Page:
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Pregnant women can get Covid-19 vaccine if they fall into other priority groups

There may be other factors that put pregnant women at risk of Covid-19, and in these cases, they can get vaccinated.

Image: Shutterstock/wavebreakmedia

THE GUIDANCE ON whether pregnant women can get the Pfizer-BioNTech Covid-19 vaccine has been changed slightly to clarify that if pregnant women fall into other priority groups, they can get vaccinated after consulting with a healthcare provider. 

The reason for this is related to pregnant women who have other conditions that put people at a higher risk of becoming seriously ill from Covid-19, such as diabetes, according to updated guidance from the Royal College of Physicians of Ireland (RCPI).

Women who consent to get vaccinated will be asked to confirm that they have consulted their care giver, an obstetrician, or GP, and have decided to receive the vaccine.

In separate guidance published by the HSE last week, it said that although the available safety data do not indicate any safety concern or harm to pregnancy, there is insufficient evidence to recommend routine use of Covid‐19 vaccines during pregnancy.

It says: 

Administration of Comirnaty [the Pfizer-BioNTech vaccine] in pregnancy should only be considered when the potential benefits outweigh any potential risks for the mother and foetus. Pregnant women at high risk of severe disease and healthcare workers should be referred to their obstetrician or GP to discuss the risks and benefits of Covid‐19 vaccine.

If the vaccine is being administered to a pregnant woman, the clinical guidance from the HSE is that the two-dose schedule should not begin before 14 weeks gestation, and should be done by 33 weeks gestation.

“This is a precaution to minimise any possible association with miscarriage or pre-term birth,” the advice states.

Initial guidance on pregnancy and the vaccine

In the Government’s initial plan for the rollout of the Covid-19 vaccine, society was divided into 15 priority groups. People under the age of 18 and pregnant women were in the last group to be vaccinated – after the generally well members of the population aged between 18-54. 

This was because in the clinical trials of the vaccine on humans, pregnant women were not among volunteers in the trials. Trials on animals beforehand showed no adverse affects on pregnancy, however.

The government’s plan states that children and those who are pregnant will get the vaccine “if evidence demonstrates safety and efficacy” – you can read the rationale in full in TheJournal.ie Covid-19 vaccination Q&A here.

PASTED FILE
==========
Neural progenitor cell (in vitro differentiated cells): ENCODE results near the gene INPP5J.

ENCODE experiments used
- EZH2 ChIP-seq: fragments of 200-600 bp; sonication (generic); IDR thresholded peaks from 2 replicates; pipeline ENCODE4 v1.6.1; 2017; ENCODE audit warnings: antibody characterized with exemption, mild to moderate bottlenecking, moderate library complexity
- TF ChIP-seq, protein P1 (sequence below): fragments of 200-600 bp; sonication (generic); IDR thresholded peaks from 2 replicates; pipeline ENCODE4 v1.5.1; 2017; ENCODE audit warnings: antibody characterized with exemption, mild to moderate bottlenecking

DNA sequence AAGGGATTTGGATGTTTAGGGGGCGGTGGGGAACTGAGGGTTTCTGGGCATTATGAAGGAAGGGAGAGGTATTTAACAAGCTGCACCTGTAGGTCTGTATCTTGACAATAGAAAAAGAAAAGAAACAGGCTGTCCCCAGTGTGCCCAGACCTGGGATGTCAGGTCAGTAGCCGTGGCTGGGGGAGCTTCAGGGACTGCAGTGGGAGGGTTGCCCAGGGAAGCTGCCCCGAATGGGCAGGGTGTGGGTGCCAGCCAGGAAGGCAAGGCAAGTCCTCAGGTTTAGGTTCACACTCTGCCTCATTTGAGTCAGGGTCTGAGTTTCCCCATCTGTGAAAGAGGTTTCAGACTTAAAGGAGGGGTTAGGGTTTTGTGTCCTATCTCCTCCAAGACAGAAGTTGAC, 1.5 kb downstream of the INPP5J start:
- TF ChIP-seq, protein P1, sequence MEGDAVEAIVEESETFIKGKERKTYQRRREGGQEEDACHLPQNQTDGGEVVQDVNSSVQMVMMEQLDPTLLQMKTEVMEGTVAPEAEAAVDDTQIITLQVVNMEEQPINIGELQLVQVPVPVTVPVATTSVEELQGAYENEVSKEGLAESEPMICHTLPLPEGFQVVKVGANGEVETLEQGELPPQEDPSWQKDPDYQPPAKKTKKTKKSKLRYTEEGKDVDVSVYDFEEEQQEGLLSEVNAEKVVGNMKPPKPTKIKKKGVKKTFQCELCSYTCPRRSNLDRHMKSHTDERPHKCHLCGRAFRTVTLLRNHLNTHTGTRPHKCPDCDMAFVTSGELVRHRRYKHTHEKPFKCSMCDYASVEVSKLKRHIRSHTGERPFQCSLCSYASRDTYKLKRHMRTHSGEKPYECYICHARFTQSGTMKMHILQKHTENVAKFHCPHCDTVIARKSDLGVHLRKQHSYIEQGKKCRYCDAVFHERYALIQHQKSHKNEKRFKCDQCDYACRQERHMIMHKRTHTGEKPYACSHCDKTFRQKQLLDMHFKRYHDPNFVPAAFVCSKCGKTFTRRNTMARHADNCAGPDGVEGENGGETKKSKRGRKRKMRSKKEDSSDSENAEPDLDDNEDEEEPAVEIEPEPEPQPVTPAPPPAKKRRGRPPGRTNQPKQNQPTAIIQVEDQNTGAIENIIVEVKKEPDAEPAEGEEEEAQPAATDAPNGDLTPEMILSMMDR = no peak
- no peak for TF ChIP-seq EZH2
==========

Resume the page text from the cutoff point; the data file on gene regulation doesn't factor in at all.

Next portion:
After the plan was announced on 8 December, there were calls from women and representative groups to make the vaccine available to pregnancy women. Since 23 December at least, the advice has been tweaked slightly.

The advice now is that if you are pregnant you can get a Covid-19 vaccine if you fall into one of the other priority categories. 

For example, if you are a pregnant healthcare worker, you can talk to your doctor about the possibility of getting vaccinated as part of the first group to be vaccinated against Covid-19.

When TheJournal.ie asked the HSE for confirmation of the advice changing, it referred us to the Royal College of Physicians of Ireland (RCPI). In a statement, the RCPI said:

We concluded that risk of severe complications from Covid-19 infection varies among pregnant women as do other medical conditions (such as hypertension and diabetes) and risk factors (such as obesity, and age) which are known to influence Covid-19 outcomes.

“Pregnant healthcare workers are numerous in our workforce and their specific needs should be considered equally alongside their non-pregnant colleagues.

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“Assessment of risk by the individual needs acknowledgment, and the pregnant woman should be able to choose vaccination if she falls into a priority group.

Counselling by healthcare provider should balance available data on vaccine safety, risks to pregnant women from Covid-19 infection, and a woman’s individual risk for infection and severe disease. 

It added that it was working on information to help women make decision on what to do.

A list of extremely clinically vulnerable pregnant women includes the following, as published by the UK’s Joint Committee on Vaccination and Immunisation:

  • Solid organ transplant recipients
  • Those with severe respiratory conditions including cystic fibrosis and severe asthma
  • Those who have homozygous sickle cell disease
  • Those receiving immuno-suppression therapies sufficient to significantly increase risk of infection
  • Those receiving dialysis or with chronic kidney disease (stage 5)
  • Those with significant congenital or acquired heart disease.

It added that while there is no data on breastfeeding after taking the Covid-19 vaccine, there is “no known biological mechanism to cause harm”; the HSE said that the Covid‐19 vaccine can be given to healthcare workers who are breastfeeding.

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